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No. of Recommendations: 8
Conrad started to struggle in a service role to a cyclical industry when the oil market bottom fell out. They are a cyclical company, and they struggled through the '08-'09 crisis, but rallied hard into 2014, and now are struggling again. However, "struggle" is a relative term. Conrad is well capitalized, wisely managed. Founding family controls it and own >40% of the stock. Conrad management also has a strong history of buying back shares wisely, and allocating capital judiciously during downturns and making smart acquisitions.

From time to time I look at Conrad and from time to time I decide not to invest :)

Ben, I appreciate your writeup and generally agree with your analysis. Perhaps it should be mentioned for the benefit of CNRD virgins that the company benefits from the Jones Act. The Jones Act restricts "the carriage of goods and passengers between US ports to vehicles built and flagged the US and predominantly crewed by Americans" as the uniquely named Grassroots Institute of Hawaii eloquently puts it.

Great management, cyclical business as BenHacker noted. Although I have to ding management for this expensive LNG project which has rung up $30 MM in losses to date (on a $100 MM market cap!). Hopefully future (profitable?) LNG barges will make the investment worthwhile. The company has also made investments in excess of depreciation in recent years in the midst of a cyclical downturn - something that always warms the cockles (not!) of the deep value FCF types who invest in these types of stocks.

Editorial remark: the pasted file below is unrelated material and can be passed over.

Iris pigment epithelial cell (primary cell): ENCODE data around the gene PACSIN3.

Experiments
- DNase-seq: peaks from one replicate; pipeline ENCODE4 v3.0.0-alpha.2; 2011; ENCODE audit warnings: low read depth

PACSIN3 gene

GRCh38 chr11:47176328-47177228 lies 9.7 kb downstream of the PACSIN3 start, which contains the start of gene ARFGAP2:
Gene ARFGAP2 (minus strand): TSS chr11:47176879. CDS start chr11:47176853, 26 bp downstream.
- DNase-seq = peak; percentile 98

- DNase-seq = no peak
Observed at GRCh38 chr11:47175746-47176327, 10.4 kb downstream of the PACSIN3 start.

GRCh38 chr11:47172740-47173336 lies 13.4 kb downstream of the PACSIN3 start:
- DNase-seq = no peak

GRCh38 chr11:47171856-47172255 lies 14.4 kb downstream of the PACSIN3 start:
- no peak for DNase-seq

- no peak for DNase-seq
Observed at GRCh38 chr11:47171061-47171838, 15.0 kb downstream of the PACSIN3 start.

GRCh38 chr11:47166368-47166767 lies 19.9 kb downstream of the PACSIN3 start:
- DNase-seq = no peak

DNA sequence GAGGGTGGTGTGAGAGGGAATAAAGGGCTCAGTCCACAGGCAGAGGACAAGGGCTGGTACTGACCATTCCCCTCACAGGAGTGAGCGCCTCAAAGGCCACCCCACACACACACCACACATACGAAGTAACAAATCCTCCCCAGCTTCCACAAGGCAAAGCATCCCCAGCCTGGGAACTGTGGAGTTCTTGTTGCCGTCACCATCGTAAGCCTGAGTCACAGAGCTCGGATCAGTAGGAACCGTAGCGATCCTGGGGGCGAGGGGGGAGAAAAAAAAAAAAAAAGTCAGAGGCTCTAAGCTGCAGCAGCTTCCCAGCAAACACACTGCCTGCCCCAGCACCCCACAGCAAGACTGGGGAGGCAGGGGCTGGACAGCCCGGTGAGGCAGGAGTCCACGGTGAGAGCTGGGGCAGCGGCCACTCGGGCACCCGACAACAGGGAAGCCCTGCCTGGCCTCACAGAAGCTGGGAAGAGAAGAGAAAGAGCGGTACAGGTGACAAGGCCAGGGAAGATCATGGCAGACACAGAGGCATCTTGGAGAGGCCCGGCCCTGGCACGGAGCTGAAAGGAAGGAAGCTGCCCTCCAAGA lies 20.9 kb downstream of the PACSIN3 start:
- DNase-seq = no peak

But again, as Ben notes, the FCF picture is changing for the better as growth capex recedes.

From 2007 through 2014 this company annually generated between 23 and 48 MM of EBITDA a year (average of 36). Since then partly due to LNG losses and partly due to a business downturn, results have been Captain Picard What the ???? meme quality.

So what might Capt. Picard say if you spiked his Earl Grey?

1) Even over the cycle CNRD might not be a very good business. And not very good businesses don't deserve much of a premium. With 117 MM in shareholder equity can this business even earn 12% (much less 15%) ROE over the cycle?

If not then you're left with the typical "buy mediocrity on the cheap" value play that often disappoints because getting a fair price on a mediocre asset takes longer than you think. Time is not your friend with the mediocre firm. You can get seasick waiting for this barge to dock profitably.

2) Sure, it's conservatively financed and well run but that just means it won't blow up. It also means that it's even more difficult to earn a strong ROE because management conservatively manages the balance sheet. Book value may be a floor but ceiling might also be quite low.

3) I can't answer these questions: why has the vessel construction cycle been bad for a few years and why will it get better? Maybe the economics or the business has fundamentally changed. What is the alternative to barges and has the competitive situation changed?

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